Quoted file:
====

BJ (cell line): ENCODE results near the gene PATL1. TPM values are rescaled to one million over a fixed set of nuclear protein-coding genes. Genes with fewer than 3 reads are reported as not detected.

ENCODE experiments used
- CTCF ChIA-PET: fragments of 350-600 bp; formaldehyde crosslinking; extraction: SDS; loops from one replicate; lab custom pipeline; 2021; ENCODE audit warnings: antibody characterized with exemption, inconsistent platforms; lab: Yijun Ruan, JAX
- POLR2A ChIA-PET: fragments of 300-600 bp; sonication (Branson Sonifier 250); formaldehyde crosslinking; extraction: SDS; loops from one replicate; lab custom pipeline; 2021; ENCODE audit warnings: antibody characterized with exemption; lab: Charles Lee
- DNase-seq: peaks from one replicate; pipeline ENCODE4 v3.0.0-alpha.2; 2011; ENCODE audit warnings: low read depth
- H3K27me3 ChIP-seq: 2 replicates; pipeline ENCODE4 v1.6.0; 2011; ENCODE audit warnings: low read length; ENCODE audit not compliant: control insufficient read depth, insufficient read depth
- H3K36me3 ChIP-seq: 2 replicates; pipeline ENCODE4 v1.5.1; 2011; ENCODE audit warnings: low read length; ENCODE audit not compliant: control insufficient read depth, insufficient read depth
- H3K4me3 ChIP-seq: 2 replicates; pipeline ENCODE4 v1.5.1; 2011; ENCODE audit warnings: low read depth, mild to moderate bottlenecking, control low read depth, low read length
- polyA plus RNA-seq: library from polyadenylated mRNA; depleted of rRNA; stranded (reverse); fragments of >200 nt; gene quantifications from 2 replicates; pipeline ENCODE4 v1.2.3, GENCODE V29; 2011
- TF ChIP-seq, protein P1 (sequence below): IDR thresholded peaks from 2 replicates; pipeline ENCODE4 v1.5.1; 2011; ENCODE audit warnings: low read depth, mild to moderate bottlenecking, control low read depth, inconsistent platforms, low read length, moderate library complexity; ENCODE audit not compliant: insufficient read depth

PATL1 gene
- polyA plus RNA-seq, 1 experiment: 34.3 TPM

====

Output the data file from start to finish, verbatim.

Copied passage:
BJ (cell line): ENCODE results near the gene PATL1. TPM values are rescaled to one million over a fixed set of nuclear protein-coding genes. Genes with fewer than 3 reads are reported as not detected.

ENCODE experiments used
- CTCF ChIA-PET: fragments of 350-600 bp; formaldehyde crosslinking; extraction: SDS; loops from one replicate; lab custom pipeline; 2021; ENCODE audit warnings: antibody characterized with exemption, inconsistent platforms; lab: Yijun Ruan, JAX
- POLR2A ChIA-PET: fragments of 300-600 bp; sonication (Branson Sonifier 250); formaldehyde crosslinking; extraction: SDS; loops from one replicate; lab custom pipeline; 2021; ENCODE audit warnings: antibody characterized with exemption; lab: Charles Lee
- DNase-seq: peaks from one replicate; pipeline ENCODE4 v3.0.0-alpha.2; 2011; ENCODE audit warnings: low read depth
- H3K27me3 ChIP-seq: 2 replicates; pipeline ENCODE4 v1.6.0; 2011; ENCODE audit warnings: low read length; ENCODE audit not compliant: control insufficient read depth, insufficient read depth
- H3K36me3 ChIP-seq: 2 replicates; pipeline ENCODE4 v1.5.1; 2011; ENCODE audit warnings: low read length; ENCODE audit not compliant: control insufficient read depth, insufficient read depth
- H3K4me3 ChIP-seq: 2 replicates; pipeline ENCODE4 v1.5.1; 2011; ENCODE audit warnings: low read depth, mild to moderate bottlenecking, control low read depth, low read length
- polyA plus RNA-seq: library from polyadenylated mRNA; depleted of rRNA; stranded (reverse); fragments of >200 nt; gene quantifications from 2 replicates; pipeline ENCODE4 v1.2.3, GENCODE V29; 2011
- TF ChIP-seq, protein P1 (sequence below): IDR thresholded peaks from 2 replicates; pipeline ENCODE4 v1.5.1; 2011; ENCODE audit warnings: low read depth, mild to moderate bottlenecking, control low read depth, inconsistent platforms, low read length, moderate library complexity; ENCODE audit not compliant: insufficient read depth

PATL1 gene
- polyA plus RNA-seq, 1 experiment: 34.3 TPM